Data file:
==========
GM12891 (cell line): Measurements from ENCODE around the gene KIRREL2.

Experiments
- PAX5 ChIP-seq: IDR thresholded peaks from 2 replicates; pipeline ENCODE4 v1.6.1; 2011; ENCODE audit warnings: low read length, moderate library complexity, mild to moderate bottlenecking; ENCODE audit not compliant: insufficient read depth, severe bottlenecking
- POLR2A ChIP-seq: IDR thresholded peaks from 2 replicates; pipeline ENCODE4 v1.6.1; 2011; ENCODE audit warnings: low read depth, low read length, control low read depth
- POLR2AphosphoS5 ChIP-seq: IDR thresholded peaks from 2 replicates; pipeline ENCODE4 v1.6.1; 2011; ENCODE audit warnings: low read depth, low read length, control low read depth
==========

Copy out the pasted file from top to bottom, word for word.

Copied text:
GM12891 (cell line): Measurements from ENCODE around the gene KIRREL2.

Experiments
- PAX5 ChIP-seq: IDR thresholded peaks from 2 replicates; pipeline ENCODE4 v1.6.1; 2011; ENCODE audit warnings: low read length, moderate library complexity, mild to moderate bottlenecking; ENCODE audit not compliant: insufficient read depth, severe bottlenecking
- POLR2A ChIP-seq: IDR thresholded peaks from 2 replicates; pipeline ENCODE4 v1.6.1; 2011; ENCODE audit warnings: low read depth, low read length, control low read depth
- POLR2AphosphoS5 ChIP-seq: IDR thresholded peaks from 2 replicates; pipeline ENCODE4 v1.6.1; 2011; ENCODE audit warnings: low read depth, low read length, control low read depth